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Improved Turbochargers for Small IC Engines

Description:

OBJECTIVE: Develop improved turbochargers and turbocharger installations to improve engine performance in areas such as takeoff power, endurance, altitude capability, exhaust scavenging, noise suppression and power enhancement for engines from 2 horsepower up to 20 horsepower (hp). Improve propulsion system thermal efficiency by using exhaust gas pressure for two stroke and four stroke engine application. 

DESCRIPTION: This topic seeks turbochargers for small engines in the 2 to 20 hp range. Included are turbochargers for two stroke engines used for UAS application. The turbochargers must be light weight, durable, and efficient. Turbocharger system development for the current and future fleet of unmanned aerial vehicles (UAVs) and small aircraft is underrepresented. Improvements are needed in installed metrics such as takeoff power, endurance, altitude capability, as well as component-level metrics such as extended pressure ratios, efficiency and viability of small engine turbochargers, improved engine operability, or turbo surge margin. Desired for small UAV engines are increases in service ceiling, or conversely, the ability to start at higher altitudes than normal aspiration allows. Also of interest, is the ability to "turbonormalize" engine conditions; to achieve power at altitude. Specific categories of engines include, (1) engines below 20 hp, including 2-strokes, (2) 2- and 4-stroke engines below 20 hp, and (3) diesel engines. Present day state-of-the-art turbochargers are used on 50 shp engines with an efficiency of 75 percent - this effort seeks smaller turbochargers (see Garrett Turbocharger website). 

PHASE I: Produce a feasibility study and development plan with realistic goals and schedule for an efficient small engine (2-20 hp) turbocharger. Applications should be oriented to aviation propulsion systems with the intent to increase needed or desired operational capabilities, or to leverage and extend existing automotive technology into aviation-specific areas. Studies should include the effects and consequence of turbocharging small two-stroke engines from 2 to 20 hp; on installation, performance, lubrication, acoustic & vibration effects; include preliminary aerodynamic analysis depicting compressor and turbine performance. (CAA: Q5 - Phase I narrative does not define what needs work - requesting the production of a feasibility study seems more as a planning activity, not R&D. Recommend that the Phase I demonstrate concept feasibility of the proposed technology.)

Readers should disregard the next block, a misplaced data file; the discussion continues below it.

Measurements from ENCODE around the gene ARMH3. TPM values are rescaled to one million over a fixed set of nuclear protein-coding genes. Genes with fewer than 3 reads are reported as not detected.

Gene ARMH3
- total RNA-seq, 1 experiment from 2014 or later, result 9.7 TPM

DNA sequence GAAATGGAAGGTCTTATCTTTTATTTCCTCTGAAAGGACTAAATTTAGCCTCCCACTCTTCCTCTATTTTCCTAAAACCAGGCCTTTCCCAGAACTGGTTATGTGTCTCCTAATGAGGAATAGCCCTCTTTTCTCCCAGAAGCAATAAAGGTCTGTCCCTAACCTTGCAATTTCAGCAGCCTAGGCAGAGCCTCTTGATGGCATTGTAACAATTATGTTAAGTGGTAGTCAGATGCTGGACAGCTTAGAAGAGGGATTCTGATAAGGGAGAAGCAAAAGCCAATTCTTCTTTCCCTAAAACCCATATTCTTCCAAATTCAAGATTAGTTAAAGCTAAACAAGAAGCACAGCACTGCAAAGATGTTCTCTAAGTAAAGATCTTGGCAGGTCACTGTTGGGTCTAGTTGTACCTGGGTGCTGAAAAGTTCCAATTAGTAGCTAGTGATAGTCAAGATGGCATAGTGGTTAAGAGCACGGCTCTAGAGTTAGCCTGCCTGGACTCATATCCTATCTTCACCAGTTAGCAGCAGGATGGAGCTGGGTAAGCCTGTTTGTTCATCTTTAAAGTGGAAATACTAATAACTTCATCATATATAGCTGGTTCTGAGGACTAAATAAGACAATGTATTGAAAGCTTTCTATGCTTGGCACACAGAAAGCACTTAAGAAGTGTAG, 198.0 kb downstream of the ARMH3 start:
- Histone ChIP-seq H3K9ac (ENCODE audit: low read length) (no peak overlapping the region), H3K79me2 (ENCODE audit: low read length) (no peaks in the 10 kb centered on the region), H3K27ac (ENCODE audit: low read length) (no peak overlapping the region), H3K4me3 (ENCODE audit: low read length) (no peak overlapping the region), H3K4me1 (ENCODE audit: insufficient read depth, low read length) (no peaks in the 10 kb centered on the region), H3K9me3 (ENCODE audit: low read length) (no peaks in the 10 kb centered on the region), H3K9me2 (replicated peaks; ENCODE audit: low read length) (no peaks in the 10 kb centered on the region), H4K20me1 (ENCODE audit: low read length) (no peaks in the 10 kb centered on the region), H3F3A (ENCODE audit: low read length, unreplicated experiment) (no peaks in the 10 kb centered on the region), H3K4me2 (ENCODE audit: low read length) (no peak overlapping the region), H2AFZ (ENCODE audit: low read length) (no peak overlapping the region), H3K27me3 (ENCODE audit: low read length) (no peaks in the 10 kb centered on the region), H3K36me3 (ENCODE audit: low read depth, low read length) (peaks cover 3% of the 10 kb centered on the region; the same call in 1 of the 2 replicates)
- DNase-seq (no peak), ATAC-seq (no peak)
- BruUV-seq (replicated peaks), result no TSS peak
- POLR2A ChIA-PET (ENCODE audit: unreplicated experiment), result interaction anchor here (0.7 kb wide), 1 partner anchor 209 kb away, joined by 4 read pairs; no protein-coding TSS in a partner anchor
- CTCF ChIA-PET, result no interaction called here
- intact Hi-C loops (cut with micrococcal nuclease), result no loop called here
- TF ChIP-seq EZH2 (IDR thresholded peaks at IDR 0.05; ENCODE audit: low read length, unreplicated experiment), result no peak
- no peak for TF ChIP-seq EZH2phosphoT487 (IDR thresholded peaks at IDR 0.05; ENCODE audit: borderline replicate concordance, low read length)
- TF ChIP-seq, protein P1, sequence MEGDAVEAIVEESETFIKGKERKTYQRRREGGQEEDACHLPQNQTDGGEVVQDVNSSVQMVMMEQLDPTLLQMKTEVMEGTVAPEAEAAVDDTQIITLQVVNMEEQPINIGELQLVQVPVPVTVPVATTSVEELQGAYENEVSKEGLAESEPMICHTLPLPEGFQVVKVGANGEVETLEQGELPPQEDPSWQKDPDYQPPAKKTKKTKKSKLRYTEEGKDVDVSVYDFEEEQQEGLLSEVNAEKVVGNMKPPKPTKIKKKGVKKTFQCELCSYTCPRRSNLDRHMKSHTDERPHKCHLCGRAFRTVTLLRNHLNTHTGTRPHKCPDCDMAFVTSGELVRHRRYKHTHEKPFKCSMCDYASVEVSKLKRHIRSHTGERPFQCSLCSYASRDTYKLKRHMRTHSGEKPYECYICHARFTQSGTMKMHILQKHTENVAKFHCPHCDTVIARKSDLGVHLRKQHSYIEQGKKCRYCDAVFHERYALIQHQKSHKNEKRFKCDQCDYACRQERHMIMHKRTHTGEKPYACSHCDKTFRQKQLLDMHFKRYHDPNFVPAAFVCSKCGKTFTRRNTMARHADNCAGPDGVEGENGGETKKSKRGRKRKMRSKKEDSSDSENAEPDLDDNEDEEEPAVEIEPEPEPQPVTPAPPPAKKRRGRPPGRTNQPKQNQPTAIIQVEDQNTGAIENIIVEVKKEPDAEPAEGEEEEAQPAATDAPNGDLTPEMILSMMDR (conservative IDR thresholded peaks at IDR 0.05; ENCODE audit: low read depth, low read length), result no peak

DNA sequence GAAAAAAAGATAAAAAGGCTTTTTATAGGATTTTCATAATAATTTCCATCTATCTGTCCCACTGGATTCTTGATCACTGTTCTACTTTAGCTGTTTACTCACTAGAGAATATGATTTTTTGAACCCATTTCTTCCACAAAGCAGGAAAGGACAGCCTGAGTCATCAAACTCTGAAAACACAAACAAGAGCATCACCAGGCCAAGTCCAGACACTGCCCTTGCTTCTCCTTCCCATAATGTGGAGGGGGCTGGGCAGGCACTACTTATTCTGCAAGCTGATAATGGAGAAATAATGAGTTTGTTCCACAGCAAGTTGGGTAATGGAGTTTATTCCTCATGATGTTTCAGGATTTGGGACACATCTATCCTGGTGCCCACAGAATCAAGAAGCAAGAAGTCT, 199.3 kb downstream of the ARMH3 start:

PHASE II: Develop and test a working, proof-of-concept turbocharger. Turbocharger is required to be demonstrated on small UAS engines. Further, compressor and turbine maps should be developed. The proof of concept must consider rotordynamics analysis and bearing lubrication (oil lubricated and air). Engine testing is required for two stroke and four stroke UAV application supplemented with CFD optimization for compressor and turbine performance. 

PHASE III: Develop and test an actual production-intent turbocharger installation, ideally with flight testing of a representative aircraft. Commercialization would be in the recreation and UAV market which use small engines in the 2 to 20 hp range. 

REFERENCES: 

1: "Fundamentals of Turbocharging," Nicholas C. Baines, Publisher: Concepts ETI, Inc., 2005.

2:  "Aero and Vibroacoustics of Automotive Turbochargers," Nguyen-Schäfer, Hung, Springer-Verlag Berlin Heidelberg, 2013.

KEYWORDS: Turbocharge, Forced Induction, Rotordynamics, Pressure Ratio, Efficiency, Air Bearings 

CONTACT(S): 

Gregory Minkiewicz 

(937) 255-1878 

gregory.minkiewicz@us.af.mil 

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